Anyone looking to teach overseas needs to think some key steps to getting the right qualifications, the placement you want for your skills and experience, and a country that will allow you to make the most of your trip. It’s also worth thinking about different visa requirements for countries, as well as what you may have to deal with in classrooms in terms of learning methods and how you’re expected to behave as a teacher. First, though, it’s worth looking at what you’ll need to be qualified to teach.
1 – Getting the Right Qualifications and Contacts
Most educational institutions overseas will expect you to have a college degree, and ideally one in English. Having a postgraduate degree can help if you want to teach in a university or a private or international school in another country. In terms of teaching English as a foreign language, you can take a range of TESOL qualifications, with the CELTA (Certificate in English Language Teaching to Adults) being among the most popular. State level teaching certificates up to K-12 can be accepted if you have experience, although this will depend on the individual schools. For contacts, compare a number of agencies and try to get recommendations from people that have been involved in courses. Internet forums and sites are best for getting a sense of how many different jobs are out there.
2 – How Do You Want to Teach?
A large majority of Americans that go overseas to teach take on English language positions, or work as teaching assistants on a fixed term basis. This kind of work can involve a wide range of different class sizes and requirements – always look at contracts to make sure that you’re not being asked to do too much, and try to find a school where you can find out more about a curriculum, and whether you’ll be paid for marking homework and taking class trips. Recruitment companies should be able to help match you up to the right institution. By comparison, if you’re planning to teach in private and international schools, find out whether they want a long term contract.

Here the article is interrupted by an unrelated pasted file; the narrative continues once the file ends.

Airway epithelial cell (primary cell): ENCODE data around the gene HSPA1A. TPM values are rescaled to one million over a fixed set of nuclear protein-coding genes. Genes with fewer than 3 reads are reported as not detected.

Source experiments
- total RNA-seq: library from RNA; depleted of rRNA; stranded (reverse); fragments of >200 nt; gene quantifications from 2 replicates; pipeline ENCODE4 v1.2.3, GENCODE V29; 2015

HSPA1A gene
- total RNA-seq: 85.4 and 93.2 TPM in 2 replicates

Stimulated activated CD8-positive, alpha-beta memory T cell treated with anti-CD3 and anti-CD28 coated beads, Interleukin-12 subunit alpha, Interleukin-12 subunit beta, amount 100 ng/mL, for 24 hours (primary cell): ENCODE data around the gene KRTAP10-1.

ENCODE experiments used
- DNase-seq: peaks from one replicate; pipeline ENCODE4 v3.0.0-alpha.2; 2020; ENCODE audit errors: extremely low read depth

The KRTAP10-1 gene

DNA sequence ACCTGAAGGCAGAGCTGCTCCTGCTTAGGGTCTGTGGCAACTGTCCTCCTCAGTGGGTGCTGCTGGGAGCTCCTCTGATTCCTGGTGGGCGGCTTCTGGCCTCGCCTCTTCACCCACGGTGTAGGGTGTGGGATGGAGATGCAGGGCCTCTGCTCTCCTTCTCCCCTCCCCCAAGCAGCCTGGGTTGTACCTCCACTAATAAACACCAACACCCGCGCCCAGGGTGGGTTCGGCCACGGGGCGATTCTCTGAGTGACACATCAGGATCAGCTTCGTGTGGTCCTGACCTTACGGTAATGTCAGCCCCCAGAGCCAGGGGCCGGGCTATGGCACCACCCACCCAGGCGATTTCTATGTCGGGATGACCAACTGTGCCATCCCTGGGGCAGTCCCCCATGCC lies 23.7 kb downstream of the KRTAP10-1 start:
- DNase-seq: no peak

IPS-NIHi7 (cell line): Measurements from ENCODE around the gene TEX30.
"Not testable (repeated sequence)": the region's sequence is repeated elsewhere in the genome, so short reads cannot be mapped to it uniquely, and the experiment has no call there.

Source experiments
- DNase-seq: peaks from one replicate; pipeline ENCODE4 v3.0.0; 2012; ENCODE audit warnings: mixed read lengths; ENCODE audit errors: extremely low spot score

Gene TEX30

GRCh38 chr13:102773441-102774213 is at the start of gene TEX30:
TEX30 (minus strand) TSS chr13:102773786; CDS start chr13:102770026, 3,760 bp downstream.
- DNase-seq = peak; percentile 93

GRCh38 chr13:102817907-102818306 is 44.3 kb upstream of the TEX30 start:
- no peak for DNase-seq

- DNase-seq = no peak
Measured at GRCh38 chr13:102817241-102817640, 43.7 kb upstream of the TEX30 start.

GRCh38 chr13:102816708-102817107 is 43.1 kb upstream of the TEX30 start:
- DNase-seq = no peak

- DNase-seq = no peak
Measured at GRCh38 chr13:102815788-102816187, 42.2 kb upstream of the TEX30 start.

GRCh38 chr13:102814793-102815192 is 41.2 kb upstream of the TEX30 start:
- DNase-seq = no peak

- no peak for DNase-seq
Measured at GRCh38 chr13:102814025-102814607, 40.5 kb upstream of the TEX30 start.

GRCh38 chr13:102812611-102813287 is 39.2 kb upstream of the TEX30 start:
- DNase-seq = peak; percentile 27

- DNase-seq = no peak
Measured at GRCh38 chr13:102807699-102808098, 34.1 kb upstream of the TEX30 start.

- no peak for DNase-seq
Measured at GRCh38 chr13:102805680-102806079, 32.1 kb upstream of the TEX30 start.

3 – Picking the Right Country and Interviews
Where you go is perhaps the most crucial decision you can make. Some countries will offer a high quality of living for your wages, and are most notably represented by South Korea and Taiwan. You can probably expect to receive a higher wage for working in the Middle East, as well as very low expenses for working in Thailand and Vietnam. However, you will have to decide on how far you want to travel, and whether you can take a culture shock when you move. Posts nearer to home in Latin America tend to be more competitive, and there is less demand overall. Whichever country you choose, though, be prepared to interview over the phone or via Skype, where you will likely be quizzed about your experience, qualifications, and how you would deal with particular situations.
4 – Sorting Out Visas
Getting your work visa can take a long time, and can include a number of extra requirements. Research what individual countries need online, and check with the American Embassy website for that country. Most countries will require a work or a specialist teaching visas, while some may allow you to teach on a renewable tourist visa. When applying, make copies of your passport, college transcripts, and other requested documents. Also, remember that many countries, such as Vietnam, will ask for a criminal record check. If working in the Middle East, you’ll need a proof of marriage certificate to live together with your partner.
5 – What to Expect
Depending on where you work, there will be some major cultural differences that will take time to adjust to. These differences might include the climate, the food, and how you’re expected to act in work. In South Korea, for example, you shouldn’t try to be too informal with students, while in other countries, it’s best to research any politically sensitive issues before classes. As with any kind of teaching, it’ll just take practice to know what students expect, and what techniques can work best for a particular classroom.
Also be aware that in some countries you might not get health care coverage, you would want to know and plan accordingly.
Here’s a website that offers a list of jobs around the world in teaching profession: gooverseas.com
The following infographic is courtesy http://visual.ly
About the guest post author:
Albert Roberts is a secondary school teacher in Essex, UK. He found his job while browsing GSL Education’s teaching jobs in London. Albert can be found blogging about the different pressures placed on teachers, and how to further your teaching career.